By Paul Wilkinson

It’s kind of a strange phrase, “The whole Gospel,” as if there are partial Gospels of Jesus contained in the Scriptures. The idea comes from Acts 2 when the hearers of Peter’s sermon ask what they should do in response to Jesus where Peter says, “Repent and be baptized, each of you, in the name of Jesus Christ for the forgiveness of your sins, and you will receive the gift of the Holy Spirit.” Repent, Be Baptized, Receive.
For those in a denomination like ours which desacralizes the sacraments by retaining only two of the big 7 and then calling them ordinances instead of sacraments (baptism and Eucharist), it may be strange to see the command to be baptized. How should we understand baptism for our groups and, as a corollary, understand both church and group membership in our groups?

  • Baptism is not a necessary condition of justification. Such a statement is clear in numerous texts: the thief on the cross is in paradise without baptism (Luke 23:33-43), the proconsul believed in Acts 13:6 but it was not recorded that he was baptized even though he was named, a bunch of Gentiles get saved in Acts 13:48 but it was not recorded that they were baptized, both Jews and Greeks were saved in Acts 14:1, a large group of God-fearing Greeks were saved in Acts 17:4, and a few names are listed as having been saved in Acts 17:34.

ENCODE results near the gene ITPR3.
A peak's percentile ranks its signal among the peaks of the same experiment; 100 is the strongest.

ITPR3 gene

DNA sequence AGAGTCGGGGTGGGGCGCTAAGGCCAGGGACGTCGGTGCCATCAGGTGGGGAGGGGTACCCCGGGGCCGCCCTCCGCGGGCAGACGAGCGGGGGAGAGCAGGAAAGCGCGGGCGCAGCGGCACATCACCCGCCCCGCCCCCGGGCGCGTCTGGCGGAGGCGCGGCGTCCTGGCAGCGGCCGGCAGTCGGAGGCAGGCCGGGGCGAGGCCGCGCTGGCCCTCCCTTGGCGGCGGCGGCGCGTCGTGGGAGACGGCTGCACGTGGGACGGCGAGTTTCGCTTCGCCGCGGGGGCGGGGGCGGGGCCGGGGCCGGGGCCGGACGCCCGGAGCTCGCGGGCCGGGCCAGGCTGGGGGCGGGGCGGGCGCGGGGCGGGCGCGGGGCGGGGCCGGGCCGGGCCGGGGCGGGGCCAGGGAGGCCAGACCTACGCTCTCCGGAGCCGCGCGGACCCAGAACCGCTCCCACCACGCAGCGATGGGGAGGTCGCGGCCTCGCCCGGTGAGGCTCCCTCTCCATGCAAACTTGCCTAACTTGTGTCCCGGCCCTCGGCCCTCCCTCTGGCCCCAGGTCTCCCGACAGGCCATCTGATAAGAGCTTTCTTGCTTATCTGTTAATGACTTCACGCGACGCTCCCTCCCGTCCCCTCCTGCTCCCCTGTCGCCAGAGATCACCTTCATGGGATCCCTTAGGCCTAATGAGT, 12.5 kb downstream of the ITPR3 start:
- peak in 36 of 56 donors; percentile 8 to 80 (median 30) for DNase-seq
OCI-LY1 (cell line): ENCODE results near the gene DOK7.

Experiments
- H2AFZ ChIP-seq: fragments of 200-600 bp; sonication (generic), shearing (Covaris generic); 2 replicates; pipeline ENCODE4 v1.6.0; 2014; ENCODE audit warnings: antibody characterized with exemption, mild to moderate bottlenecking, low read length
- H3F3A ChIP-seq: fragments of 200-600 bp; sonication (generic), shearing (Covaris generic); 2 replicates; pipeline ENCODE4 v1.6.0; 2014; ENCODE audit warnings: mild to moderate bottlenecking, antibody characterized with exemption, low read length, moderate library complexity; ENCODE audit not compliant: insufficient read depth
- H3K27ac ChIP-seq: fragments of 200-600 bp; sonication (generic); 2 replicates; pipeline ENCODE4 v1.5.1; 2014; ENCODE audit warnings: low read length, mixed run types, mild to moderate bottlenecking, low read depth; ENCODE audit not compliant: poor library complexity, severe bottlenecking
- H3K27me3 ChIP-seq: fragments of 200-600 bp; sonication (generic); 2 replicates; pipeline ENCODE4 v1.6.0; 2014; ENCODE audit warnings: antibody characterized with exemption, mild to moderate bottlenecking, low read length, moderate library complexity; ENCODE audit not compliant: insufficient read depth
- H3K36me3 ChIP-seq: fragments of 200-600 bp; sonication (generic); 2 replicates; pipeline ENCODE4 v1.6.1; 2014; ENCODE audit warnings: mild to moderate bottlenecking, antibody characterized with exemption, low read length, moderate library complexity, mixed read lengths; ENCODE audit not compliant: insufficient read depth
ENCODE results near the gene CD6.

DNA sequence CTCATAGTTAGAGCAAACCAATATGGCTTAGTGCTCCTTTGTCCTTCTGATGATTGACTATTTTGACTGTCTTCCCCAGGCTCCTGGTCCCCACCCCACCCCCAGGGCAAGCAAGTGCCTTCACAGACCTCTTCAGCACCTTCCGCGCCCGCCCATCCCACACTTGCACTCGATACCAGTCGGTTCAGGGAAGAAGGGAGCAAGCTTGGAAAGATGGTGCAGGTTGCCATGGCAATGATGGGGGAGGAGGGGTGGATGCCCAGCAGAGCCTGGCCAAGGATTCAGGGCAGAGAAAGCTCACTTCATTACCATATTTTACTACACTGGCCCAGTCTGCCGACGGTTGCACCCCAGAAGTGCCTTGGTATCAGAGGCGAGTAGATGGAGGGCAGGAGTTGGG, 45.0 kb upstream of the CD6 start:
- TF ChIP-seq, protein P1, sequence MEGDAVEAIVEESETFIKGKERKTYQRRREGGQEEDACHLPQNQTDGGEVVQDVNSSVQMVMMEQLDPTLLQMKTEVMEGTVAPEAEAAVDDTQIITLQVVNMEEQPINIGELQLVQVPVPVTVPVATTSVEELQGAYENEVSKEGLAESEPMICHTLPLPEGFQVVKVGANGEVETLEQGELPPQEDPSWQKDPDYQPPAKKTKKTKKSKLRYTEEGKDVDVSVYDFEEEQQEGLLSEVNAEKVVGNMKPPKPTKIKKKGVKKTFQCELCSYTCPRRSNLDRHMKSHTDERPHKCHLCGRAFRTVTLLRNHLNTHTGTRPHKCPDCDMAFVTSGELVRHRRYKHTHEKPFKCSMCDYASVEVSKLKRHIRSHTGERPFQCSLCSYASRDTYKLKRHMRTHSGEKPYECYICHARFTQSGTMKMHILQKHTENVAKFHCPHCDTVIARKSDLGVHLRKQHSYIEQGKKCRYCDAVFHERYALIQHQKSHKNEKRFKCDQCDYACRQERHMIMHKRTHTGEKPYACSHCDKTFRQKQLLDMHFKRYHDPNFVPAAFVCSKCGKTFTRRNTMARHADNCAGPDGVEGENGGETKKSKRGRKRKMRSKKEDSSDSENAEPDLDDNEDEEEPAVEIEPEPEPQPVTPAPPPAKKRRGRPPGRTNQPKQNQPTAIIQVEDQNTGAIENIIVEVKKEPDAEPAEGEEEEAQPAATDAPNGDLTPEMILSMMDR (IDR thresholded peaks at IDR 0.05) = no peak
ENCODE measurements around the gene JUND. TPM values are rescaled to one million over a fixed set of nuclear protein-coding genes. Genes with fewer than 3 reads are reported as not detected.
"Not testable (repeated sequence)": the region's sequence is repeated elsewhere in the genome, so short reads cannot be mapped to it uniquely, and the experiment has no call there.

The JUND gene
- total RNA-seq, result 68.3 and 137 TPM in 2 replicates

• Baptism is not a necessary condition for receiving the Holy Spirit. Paul writes in Galatians 3:2, “Did you receive the Spirit by the works of the law or by believing what you heard?” Paul reiterates this idea in 1 Corinthians 12:13, Romans 8:9 and Ephesians 1:13-14.
  • Baptism should be, and is at BBC, a necessary condition of becoming a part of the faith community. Baptism is the physical manifestation bearing witness to others that you have submitted your life to the person and work of Jesus. We symbolize Jesus’ burial and resurrection, as well as remain obedient to Jesus’ model (cf. Matthew 3:15).
  • We should elevate, in our groups, the importance of church membership in a local body and in a small group. As for the former, Acts 2:46a is clear that daily, these new believers gathered in the temple together and Acts 20:20 talks about public teaching. Moreover, Jesus regularly went to the temple (Luke 4:16). But we are also compelled, perhaps more rigorously, to be in a smaller fellowship of believers:
    • [they] broke bread from house to house. (Acts 2:46b)
    • And let us watch out for one another to provoke love and good works, not neglecting to gather together, as some are in the habit of doing (Hebrews 10:24-25a)
    • Jesus gathered with the 12 disciples (John 13ff.)
    • Acts 20:20 also highlights teaching from house to house.

To be a disciple of Jesus, we must demonstrate our love for one another, as recorded in John 13:35. Jesus is talking to his closest disciples, the 12. We simply cannot be disciples of Jesus on an island, because this statement from Jesus is aimed squarely at the church for the church.
Thus, we must belong to a local fellowship of believers, gathering in large corporate worship and in small groups, to express Christ’s love to one another. And to truly belong, we must be baptized into the local fellowship as a witness of our testimony to believe and follow Jesus.